You're going to commute on fancy carbon trispoke wheels? Please tell me you're not gonna be locking it up outside like that...
Here's my philosophy on commuter bikes though, so you know why I think using those wheels is a bade idea. If you have the option of locking up indoors in a controlled area, this is all null and void. I'm thinking only of areas where you'r locking up outside, locking up in public areas and where the bike will see a lot of day to day usage that doesn't always call for high end stuff.
IMHO, flashy paint, obviously high end components (like fancy carbon trispoke wheels,) big name brand stickers, etc, is thief bait. Highly priced lightweight components are things that will get beaten up on the bike rack by other people locking and unlocking their bikes. This is problematic sometimes for carbon fiber, since scratches and scoring, whether from punk teenagers of repetitive use of a bike lock, can weaken the fiber structure. And while wheels are generally built to be strong, carbon is carbon, and you want to keep it relatively safe from certain things if you want to use it for a long time.
I'm with Shiggy. There are too many good disc brakes out there that work very well, particularly avids. The "cheapest way to upgrade your braking performance" woudl be to simply replace the brakes you have. It'll be a lot easier to simply swap brakes, I'd think, than to go through the process of swapping everything from one frame to the other. ANd uless you're doing the work yourself, it'll save you a lot on labor, too.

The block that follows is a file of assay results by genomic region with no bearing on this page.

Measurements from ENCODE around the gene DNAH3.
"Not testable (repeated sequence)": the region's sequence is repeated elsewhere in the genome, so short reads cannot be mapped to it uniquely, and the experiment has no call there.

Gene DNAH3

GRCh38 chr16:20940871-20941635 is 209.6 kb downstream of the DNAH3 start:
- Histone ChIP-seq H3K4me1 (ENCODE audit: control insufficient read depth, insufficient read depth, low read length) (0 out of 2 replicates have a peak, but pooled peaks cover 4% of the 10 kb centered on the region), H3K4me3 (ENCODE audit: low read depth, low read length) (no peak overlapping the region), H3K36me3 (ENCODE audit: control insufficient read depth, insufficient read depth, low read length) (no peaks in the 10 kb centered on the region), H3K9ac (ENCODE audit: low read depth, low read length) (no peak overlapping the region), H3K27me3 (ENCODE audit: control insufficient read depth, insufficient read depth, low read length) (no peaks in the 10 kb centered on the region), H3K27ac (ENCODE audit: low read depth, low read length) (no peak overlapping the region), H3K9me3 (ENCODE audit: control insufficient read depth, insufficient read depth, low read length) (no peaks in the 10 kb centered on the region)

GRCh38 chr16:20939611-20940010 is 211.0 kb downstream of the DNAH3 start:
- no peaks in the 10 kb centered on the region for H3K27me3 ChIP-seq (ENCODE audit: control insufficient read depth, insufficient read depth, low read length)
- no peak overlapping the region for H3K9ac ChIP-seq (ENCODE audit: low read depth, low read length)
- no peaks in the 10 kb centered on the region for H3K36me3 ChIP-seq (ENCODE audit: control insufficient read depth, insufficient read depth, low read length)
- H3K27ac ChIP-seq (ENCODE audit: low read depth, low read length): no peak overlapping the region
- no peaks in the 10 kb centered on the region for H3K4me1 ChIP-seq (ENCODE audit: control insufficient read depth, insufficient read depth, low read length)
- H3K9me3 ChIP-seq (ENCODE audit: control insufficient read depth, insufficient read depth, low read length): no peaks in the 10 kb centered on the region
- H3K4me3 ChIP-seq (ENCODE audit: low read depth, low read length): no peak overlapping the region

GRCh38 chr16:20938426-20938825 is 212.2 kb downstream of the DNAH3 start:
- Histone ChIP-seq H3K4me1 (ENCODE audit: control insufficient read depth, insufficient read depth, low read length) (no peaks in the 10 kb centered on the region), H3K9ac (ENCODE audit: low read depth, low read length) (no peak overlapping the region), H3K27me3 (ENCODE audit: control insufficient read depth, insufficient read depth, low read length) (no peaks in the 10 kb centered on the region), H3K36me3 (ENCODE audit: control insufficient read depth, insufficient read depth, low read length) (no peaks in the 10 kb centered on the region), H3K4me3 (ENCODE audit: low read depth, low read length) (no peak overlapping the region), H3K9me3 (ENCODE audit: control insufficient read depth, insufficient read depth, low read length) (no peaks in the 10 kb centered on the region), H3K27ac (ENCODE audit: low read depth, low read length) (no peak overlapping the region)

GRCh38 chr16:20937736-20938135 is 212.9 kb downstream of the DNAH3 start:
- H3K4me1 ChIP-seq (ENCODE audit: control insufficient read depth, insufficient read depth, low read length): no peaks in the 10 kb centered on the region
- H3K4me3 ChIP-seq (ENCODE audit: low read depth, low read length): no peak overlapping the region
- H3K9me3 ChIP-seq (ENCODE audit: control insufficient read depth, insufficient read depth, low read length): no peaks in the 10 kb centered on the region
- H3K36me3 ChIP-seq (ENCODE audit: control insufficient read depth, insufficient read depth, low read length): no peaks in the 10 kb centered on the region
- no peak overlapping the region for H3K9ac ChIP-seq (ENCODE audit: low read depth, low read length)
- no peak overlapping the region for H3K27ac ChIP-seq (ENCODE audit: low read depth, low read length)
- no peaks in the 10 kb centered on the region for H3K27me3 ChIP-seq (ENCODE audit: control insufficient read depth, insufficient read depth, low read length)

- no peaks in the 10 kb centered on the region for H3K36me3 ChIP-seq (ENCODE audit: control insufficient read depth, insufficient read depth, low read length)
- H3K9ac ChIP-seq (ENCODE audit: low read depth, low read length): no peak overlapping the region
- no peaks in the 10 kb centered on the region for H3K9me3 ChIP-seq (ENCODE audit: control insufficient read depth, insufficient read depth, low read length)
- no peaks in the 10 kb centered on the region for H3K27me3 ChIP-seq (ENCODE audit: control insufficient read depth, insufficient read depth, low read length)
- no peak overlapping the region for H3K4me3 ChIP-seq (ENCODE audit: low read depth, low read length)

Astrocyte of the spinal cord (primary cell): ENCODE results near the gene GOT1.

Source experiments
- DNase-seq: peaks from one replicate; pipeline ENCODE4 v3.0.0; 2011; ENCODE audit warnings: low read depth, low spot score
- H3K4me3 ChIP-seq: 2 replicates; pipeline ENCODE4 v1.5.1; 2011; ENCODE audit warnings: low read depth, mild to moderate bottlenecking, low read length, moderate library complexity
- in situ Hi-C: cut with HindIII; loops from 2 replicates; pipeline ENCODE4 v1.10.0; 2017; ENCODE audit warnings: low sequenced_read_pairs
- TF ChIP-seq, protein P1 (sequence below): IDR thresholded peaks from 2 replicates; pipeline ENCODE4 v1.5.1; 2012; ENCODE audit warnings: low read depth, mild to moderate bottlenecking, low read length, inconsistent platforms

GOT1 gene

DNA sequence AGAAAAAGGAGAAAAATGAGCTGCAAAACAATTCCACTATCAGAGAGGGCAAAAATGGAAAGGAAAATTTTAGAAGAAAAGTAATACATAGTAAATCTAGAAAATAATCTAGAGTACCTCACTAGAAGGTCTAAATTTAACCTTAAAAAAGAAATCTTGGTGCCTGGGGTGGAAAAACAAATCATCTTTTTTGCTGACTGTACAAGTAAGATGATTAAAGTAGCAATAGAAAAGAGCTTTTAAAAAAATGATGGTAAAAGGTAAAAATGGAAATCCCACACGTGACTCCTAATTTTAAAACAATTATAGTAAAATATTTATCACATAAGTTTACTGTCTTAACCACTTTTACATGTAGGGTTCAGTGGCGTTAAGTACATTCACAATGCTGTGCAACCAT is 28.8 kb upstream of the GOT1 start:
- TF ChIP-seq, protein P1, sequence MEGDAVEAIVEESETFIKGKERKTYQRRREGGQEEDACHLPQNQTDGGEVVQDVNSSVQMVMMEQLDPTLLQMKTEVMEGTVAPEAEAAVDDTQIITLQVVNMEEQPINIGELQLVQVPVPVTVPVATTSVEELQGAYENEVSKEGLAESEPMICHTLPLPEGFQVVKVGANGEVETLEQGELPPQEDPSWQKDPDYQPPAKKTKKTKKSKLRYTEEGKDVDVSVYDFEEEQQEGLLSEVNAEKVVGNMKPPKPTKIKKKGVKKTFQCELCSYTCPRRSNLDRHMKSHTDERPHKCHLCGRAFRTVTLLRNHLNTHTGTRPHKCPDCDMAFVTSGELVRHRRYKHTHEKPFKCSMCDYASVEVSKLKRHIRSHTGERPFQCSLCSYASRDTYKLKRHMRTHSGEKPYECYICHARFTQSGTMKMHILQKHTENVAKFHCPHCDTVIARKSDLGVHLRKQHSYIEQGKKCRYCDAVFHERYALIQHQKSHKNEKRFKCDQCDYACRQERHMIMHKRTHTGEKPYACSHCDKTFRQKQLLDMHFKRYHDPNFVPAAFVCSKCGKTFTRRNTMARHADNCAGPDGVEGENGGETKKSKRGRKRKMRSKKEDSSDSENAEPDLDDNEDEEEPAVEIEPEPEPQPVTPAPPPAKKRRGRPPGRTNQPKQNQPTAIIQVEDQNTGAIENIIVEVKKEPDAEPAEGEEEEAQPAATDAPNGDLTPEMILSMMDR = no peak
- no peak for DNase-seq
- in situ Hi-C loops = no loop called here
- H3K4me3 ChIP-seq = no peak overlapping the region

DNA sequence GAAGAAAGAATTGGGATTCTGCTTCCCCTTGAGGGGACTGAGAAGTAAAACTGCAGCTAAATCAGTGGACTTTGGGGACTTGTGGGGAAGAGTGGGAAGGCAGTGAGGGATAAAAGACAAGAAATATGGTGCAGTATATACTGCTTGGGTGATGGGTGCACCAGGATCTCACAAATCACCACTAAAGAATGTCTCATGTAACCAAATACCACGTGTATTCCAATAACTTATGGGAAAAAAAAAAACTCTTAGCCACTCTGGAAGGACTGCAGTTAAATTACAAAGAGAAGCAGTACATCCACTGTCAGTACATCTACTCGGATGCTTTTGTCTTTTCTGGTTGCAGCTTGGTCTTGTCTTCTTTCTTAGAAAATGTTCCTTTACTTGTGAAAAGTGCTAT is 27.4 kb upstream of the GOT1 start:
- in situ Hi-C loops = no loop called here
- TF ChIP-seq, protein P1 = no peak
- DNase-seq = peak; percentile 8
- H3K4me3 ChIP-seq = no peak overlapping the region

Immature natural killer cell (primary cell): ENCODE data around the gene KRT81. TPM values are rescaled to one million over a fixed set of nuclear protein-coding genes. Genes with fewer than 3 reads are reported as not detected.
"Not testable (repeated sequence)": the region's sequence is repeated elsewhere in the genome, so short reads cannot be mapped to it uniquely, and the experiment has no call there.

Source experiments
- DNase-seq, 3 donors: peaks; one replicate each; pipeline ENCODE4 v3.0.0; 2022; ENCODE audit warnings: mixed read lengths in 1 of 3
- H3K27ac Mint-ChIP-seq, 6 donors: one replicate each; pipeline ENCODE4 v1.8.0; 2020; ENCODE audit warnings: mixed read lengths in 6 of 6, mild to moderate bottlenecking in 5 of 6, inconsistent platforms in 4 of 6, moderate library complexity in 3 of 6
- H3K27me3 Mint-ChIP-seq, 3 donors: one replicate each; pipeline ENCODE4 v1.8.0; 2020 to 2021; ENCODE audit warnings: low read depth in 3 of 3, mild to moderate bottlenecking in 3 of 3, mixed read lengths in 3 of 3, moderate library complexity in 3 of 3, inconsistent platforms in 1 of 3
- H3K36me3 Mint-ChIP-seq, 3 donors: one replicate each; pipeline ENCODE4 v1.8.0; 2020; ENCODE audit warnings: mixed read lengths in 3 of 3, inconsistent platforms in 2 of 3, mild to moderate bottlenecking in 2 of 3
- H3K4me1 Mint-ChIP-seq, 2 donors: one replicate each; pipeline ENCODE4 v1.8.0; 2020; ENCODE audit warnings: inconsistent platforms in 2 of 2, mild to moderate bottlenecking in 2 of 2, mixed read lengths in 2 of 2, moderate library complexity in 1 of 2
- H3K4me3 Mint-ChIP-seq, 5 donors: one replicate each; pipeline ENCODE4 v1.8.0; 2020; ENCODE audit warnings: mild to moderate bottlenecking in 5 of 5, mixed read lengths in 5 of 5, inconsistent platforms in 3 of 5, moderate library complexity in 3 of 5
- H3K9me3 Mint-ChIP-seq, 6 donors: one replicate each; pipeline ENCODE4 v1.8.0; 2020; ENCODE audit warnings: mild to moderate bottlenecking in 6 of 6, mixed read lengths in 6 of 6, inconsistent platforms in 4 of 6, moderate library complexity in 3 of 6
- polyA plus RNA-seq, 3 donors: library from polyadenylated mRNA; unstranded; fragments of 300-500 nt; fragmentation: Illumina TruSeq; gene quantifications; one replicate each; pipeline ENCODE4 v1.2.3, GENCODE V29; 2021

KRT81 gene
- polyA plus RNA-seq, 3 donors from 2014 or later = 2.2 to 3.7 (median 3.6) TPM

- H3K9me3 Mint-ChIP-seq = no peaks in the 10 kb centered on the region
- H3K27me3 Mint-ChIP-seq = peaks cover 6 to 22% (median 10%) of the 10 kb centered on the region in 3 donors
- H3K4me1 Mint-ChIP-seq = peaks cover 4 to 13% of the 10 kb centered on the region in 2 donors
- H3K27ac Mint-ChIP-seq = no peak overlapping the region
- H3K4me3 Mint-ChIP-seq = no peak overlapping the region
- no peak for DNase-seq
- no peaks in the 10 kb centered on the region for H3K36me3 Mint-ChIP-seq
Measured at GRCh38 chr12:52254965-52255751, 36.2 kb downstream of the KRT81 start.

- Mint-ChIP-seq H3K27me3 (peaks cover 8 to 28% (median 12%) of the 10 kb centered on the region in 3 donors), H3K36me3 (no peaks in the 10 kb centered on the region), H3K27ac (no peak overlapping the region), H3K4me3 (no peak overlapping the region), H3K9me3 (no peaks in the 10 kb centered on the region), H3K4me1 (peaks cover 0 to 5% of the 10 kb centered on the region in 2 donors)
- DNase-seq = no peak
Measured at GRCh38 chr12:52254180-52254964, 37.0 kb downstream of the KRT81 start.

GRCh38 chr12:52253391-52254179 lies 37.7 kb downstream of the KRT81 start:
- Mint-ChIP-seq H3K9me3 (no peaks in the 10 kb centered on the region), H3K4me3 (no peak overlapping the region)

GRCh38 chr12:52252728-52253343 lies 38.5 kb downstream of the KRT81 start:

If you're bound and determined to use at least one wheel, I suppose it's possible to switch the front to a V-brake, since I haven't seen too many disc only forks, and on the road, you should be using your front brake more anyway. But that just seems silly, somehow. It's a frankenstein half measure that doesn't really do justice to either the bike or the wheels.
Honestly, I think if you really want to use those wheels, I dont' blame you if they're that nice. I've had wheelsets that have collected dust while I tried to find a place for them, because they were too nice, and I didn't want to get rid of them. But forget them on this frame, and work first with the bike you have. If it's already a good commuter bike, buy some servicable disc brakes first. Then research what sorts of bikes those carbon wheels are normally used for, and build a bike around them. It'll be a lot of fun, you'll learn a lot in the process, and you won't suffer the same crushing heartbreak if you come outside and find that some nitwit has run over one of them while it was locked up by the roadside.